Blending cultures & generations, Taco Bell’s new spots appeal to many people for many reasons. Hit the jump to see just how and why.
By Max Powers
Home run, marketing department… One new Taco Bell commercial shows a young dad using his baby (complete with infant carrier) to pick up cute girls to the tune of Notorious B.I.G’s “Big Poppa”. In Spanish.
By blending seemingly-clashing images & sounds, and playing a well-known song in a different language, Taco Bell establishes a quirky, original edge in it’s new spots. This commercial appeals to many different target markets (including people with children, men in general, hip hop listeners, Spanish speakers & Taco Bell lovers), but most of all people who came of age in the 90s. The generation of kids who grew up to Biggie’s (The Notorious B.I.G.’s well-known alias, square!) music are having kids of their own, and this unique twist on an old classic will resonate very much with a specific group.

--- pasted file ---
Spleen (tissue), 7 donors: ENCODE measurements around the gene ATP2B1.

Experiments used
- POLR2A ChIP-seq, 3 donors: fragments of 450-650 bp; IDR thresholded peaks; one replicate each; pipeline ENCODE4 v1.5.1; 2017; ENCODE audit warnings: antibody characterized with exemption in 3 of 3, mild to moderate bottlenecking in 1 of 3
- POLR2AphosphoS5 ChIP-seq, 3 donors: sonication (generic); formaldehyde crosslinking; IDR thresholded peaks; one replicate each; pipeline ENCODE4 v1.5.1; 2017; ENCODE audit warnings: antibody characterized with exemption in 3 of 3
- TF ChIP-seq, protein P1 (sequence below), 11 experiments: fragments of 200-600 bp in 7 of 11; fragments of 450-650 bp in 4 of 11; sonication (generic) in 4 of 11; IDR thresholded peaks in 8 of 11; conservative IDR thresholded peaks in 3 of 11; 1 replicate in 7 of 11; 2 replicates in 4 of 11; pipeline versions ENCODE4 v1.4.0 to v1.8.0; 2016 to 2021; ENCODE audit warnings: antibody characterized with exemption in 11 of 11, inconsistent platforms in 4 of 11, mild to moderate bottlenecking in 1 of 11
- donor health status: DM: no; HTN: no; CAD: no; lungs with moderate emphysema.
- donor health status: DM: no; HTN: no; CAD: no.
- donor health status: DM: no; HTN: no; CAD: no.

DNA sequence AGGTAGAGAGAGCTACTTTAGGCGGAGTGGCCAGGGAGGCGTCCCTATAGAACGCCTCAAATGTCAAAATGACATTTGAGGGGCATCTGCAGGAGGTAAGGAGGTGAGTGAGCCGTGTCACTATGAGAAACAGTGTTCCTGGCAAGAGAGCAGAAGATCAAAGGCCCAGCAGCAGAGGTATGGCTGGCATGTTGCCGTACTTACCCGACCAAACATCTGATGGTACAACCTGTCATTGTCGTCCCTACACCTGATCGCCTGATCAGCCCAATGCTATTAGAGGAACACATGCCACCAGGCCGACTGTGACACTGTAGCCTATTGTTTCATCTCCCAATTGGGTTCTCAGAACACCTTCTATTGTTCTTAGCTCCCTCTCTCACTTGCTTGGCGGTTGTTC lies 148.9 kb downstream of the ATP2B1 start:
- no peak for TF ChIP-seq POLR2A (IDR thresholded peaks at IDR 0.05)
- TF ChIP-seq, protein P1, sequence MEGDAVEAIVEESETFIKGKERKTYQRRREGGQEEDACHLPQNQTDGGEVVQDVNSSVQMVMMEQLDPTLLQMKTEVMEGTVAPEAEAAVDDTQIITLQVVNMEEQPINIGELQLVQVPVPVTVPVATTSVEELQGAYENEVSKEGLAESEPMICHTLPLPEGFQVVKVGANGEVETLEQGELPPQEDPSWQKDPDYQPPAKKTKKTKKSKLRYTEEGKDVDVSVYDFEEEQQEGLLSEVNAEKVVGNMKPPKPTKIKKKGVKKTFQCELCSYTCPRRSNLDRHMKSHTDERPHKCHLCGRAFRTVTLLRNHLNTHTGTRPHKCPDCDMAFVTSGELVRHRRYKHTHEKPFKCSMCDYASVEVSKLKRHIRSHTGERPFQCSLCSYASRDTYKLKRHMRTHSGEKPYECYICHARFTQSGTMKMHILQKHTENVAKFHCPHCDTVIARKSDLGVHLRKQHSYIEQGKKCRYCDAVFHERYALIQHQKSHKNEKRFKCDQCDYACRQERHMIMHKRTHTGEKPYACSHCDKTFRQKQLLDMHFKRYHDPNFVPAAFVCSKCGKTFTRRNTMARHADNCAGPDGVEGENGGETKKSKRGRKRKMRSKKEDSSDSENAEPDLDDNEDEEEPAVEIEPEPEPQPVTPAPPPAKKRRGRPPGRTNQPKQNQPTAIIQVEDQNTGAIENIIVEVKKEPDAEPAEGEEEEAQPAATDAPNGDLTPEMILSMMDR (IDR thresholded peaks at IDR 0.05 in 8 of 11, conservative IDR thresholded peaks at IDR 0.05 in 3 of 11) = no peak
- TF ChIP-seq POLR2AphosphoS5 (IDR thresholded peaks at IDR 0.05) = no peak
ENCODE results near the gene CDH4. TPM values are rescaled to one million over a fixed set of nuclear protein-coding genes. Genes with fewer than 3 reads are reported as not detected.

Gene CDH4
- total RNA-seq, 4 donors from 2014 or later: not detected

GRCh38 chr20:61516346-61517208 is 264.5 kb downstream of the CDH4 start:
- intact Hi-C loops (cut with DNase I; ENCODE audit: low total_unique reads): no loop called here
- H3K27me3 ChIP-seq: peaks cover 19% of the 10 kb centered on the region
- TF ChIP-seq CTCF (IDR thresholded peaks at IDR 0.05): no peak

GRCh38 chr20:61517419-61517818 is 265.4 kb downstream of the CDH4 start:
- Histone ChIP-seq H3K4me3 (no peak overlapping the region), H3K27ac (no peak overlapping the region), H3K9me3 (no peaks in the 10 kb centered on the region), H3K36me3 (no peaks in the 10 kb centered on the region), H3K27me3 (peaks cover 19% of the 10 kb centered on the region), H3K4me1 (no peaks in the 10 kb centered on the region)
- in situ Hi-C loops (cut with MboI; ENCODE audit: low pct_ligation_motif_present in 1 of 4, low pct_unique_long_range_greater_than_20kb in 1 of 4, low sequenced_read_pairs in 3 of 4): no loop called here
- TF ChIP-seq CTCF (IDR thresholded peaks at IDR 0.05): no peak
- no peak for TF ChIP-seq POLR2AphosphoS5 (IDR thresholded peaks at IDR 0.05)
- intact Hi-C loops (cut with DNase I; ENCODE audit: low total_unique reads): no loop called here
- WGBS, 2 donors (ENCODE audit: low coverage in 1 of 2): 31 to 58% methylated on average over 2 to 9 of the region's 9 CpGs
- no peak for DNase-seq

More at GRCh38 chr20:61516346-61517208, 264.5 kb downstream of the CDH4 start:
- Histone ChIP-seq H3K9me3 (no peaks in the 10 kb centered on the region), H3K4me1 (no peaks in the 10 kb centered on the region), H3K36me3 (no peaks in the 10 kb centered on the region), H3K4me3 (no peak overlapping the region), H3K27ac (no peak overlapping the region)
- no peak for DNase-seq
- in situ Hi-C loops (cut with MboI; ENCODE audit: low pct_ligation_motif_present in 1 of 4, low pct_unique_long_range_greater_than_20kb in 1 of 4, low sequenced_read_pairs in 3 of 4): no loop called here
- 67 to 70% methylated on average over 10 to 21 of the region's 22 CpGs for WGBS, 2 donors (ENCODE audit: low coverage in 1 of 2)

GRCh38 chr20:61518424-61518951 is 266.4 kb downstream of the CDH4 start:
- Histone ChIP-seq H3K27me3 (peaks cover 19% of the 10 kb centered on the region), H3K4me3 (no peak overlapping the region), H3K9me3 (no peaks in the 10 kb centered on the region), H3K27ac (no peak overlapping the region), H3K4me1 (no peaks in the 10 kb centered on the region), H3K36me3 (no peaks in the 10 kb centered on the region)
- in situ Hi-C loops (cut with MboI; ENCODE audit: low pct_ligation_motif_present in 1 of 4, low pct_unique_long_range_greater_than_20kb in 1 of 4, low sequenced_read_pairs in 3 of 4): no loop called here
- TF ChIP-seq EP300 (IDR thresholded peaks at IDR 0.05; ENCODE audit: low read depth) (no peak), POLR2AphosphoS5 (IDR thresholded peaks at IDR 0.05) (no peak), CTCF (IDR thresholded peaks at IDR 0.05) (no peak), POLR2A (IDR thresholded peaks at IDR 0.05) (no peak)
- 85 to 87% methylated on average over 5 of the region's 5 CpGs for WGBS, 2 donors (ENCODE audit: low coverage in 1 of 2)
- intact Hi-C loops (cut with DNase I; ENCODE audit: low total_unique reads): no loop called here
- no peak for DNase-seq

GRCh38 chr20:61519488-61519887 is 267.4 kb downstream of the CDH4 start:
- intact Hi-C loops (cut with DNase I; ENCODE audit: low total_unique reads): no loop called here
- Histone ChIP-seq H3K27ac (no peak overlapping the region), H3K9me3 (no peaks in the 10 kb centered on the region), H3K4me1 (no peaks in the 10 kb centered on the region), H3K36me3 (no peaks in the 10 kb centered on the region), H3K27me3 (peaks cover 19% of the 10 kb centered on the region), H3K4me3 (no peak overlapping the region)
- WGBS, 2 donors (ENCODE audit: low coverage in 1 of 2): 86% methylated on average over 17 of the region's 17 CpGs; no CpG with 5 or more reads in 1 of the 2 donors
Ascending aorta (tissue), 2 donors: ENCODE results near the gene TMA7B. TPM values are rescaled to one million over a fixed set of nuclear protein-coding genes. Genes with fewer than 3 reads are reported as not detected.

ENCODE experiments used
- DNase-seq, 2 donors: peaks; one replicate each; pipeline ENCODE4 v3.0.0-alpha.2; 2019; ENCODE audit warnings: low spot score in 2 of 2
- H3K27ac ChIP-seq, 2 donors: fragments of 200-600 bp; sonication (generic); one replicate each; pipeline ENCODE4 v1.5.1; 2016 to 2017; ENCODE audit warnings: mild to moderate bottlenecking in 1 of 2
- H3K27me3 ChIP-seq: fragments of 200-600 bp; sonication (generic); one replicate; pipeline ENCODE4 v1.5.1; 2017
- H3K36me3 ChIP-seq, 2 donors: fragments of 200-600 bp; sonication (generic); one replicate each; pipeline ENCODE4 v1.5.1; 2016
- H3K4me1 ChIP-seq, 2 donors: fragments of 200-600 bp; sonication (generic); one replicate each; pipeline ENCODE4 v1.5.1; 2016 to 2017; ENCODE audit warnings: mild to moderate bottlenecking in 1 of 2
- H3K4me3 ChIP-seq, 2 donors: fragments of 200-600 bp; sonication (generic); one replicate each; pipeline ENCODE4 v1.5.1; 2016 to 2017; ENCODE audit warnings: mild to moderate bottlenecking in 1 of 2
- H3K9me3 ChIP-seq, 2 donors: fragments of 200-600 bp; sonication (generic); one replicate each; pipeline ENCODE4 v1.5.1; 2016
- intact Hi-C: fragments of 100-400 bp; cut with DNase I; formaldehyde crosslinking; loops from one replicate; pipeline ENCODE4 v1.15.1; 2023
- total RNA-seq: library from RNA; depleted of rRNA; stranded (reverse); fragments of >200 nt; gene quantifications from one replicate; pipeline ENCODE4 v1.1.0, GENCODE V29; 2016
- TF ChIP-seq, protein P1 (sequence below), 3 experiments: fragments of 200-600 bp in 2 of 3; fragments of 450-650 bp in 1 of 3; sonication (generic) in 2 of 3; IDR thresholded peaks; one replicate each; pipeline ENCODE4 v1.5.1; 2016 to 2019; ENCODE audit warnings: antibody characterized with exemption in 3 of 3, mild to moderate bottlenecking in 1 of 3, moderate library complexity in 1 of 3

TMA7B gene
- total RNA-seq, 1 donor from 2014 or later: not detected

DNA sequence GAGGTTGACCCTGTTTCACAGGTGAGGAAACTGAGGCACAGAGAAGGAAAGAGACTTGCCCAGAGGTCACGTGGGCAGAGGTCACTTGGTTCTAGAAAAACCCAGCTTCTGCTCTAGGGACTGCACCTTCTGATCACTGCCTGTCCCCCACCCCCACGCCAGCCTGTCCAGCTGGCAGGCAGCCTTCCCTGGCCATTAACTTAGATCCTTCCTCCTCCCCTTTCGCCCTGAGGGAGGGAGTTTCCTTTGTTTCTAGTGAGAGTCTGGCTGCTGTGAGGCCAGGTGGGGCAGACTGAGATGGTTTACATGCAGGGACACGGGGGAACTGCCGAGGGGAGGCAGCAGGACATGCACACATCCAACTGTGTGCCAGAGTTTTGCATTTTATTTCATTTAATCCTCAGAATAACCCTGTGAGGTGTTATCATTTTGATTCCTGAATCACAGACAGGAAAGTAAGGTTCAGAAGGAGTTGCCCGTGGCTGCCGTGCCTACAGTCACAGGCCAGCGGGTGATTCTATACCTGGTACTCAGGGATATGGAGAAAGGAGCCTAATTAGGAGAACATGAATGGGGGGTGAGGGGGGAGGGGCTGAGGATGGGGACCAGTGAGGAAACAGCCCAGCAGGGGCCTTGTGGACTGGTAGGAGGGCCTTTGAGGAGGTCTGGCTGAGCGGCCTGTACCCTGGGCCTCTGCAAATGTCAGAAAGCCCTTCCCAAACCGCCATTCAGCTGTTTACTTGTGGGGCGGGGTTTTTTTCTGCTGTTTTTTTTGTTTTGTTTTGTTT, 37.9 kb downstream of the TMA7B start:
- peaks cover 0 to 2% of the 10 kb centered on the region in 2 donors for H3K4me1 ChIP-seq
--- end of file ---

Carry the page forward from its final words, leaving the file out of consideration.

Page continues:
But is it too specific? While the “Grande Papi” commercial holds a 95%+ “like” rating on Tacos Bell’s official youtube page, the spot’s paltry 136,000 views is dwarfed by another Taco Bell commercial released the same day.*
Taco Bell’s “Viva Young” commercial (with a whooping 2.7 million views and a similar 95%+ “like” rating) shows several elderly people breaking out of a retirement home to party the night away set to the sounds of fun.’s “We Are Young” (again sung in Spanish). This spot conveys a similar odd humor & blending of source material, but plays the “safe” route by appealing to… well, pretty much everyone. “Funky Grandma” will never get old to the masses.
Which spot do you like better? Weigh in below.
These commercials are another example of blending cultures for an exciting new tomorrow, which is exactly what we are talking about here at MMXLII!
(* It should be noted that “Grande Papi” was the Super Bowl PRE-Party commercial, and “Viva Young” was aired during the game itself, accounting for much additional word-of-mouth/ re-blog exposure. Still, the people have spoken…)